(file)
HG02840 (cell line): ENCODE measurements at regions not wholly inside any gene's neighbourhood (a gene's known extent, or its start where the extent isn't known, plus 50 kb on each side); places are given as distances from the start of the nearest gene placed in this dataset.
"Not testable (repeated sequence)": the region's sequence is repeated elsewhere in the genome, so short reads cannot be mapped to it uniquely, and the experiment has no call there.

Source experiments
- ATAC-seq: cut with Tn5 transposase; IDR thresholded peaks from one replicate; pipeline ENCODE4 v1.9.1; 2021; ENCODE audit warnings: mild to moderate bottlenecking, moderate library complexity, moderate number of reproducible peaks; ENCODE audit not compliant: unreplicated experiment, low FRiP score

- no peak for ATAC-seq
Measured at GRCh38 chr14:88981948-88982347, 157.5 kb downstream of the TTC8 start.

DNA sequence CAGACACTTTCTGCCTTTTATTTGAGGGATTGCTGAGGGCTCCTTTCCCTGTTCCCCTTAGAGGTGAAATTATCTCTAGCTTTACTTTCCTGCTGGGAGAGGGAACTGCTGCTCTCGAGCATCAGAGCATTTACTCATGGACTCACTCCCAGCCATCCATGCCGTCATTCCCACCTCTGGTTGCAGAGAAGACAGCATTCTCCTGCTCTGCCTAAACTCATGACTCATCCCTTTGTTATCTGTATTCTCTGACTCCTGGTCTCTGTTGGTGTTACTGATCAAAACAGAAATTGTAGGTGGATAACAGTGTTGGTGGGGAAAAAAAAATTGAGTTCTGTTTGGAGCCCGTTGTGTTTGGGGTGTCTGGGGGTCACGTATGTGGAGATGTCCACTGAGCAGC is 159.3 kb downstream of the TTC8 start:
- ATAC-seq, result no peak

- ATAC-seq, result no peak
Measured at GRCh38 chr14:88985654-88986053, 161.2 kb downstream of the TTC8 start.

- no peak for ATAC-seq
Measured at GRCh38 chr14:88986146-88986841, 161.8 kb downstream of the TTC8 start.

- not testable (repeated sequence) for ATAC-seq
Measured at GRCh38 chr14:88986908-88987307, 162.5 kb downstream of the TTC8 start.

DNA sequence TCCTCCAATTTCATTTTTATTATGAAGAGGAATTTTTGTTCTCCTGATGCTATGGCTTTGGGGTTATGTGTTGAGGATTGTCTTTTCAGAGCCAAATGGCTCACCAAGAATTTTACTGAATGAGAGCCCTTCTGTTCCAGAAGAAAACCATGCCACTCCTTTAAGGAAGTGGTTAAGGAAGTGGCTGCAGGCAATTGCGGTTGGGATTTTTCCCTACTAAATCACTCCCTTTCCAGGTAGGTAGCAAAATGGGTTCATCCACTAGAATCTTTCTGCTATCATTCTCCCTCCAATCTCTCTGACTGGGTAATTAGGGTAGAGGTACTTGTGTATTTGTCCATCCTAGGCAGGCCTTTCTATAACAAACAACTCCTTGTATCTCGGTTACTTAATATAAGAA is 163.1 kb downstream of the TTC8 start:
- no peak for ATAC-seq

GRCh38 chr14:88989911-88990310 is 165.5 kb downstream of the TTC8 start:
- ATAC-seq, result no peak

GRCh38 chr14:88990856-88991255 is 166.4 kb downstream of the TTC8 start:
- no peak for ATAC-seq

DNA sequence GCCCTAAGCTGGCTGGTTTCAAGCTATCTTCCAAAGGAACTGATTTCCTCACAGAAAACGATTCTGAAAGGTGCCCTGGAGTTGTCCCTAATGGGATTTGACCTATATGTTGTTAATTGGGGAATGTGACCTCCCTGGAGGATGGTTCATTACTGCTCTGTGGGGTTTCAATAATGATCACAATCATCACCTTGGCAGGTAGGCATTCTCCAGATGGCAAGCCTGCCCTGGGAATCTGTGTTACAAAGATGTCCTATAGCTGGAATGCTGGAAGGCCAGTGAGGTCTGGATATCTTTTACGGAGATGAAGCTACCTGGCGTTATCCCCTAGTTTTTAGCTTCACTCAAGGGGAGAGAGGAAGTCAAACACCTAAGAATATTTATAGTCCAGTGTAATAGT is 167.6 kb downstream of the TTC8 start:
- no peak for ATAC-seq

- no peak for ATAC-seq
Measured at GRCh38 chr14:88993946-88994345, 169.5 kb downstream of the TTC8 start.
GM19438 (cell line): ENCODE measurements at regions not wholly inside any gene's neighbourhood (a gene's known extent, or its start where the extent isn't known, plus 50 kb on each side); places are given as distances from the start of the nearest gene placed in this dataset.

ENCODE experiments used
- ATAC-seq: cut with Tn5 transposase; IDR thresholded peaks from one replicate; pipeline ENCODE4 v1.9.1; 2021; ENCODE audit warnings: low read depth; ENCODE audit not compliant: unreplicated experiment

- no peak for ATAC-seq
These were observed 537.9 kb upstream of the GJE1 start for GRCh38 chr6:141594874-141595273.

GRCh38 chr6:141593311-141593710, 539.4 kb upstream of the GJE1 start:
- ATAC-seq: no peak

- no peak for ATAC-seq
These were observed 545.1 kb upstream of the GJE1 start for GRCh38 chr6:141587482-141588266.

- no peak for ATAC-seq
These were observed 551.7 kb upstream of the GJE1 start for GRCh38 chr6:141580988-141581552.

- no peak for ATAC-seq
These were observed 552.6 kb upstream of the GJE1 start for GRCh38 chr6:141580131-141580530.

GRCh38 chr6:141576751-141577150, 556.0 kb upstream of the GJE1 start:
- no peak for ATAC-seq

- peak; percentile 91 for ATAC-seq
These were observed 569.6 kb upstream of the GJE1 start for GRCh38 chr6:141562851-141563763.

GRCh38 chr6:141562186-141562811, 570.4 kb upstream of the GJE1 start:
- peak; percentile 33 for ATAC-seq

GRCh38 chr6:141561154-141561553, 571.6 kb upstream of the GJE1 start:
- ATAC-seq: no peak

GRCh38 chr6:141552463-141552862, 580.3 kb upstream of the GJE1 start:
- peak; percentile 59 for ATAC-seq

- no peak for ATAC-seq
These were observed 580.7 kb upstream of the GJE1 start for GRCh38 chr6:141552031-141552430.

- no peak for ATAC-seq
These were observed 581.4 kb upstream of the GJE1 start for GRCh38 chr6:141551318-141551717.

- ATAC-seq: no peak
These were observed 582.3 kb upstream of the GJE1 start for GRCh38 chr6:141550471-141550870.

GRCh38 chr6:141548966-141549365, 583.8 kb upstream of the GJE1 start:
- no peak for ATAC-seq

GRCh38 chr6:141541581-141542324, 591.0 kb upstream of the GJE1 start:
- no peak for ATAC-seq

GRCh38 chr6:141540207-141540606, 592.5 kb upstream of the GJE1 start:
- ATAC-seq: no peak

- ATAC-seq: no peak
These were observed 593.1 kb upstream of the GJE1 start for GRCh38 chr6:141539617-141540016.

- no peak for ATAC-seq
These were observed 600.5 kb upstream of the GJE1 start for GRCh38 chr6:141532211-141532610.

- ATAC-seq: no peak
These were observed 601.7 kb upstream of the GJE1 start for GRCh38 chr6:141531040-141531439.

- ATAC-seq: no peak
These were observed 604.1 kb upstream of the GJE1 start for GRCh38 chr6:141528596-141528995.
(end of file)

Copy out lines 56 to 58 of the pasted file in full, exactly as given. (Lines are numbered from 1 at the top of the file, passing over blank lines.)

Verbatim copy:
GRCh38 chr6:141541581-141542324, 591.0 kb upstream of the GJE1 start:
- no peak for ATAC-seq

GRCh38 chr6:141540207-141540606, 592.5 kb upstream of the GJE1 start: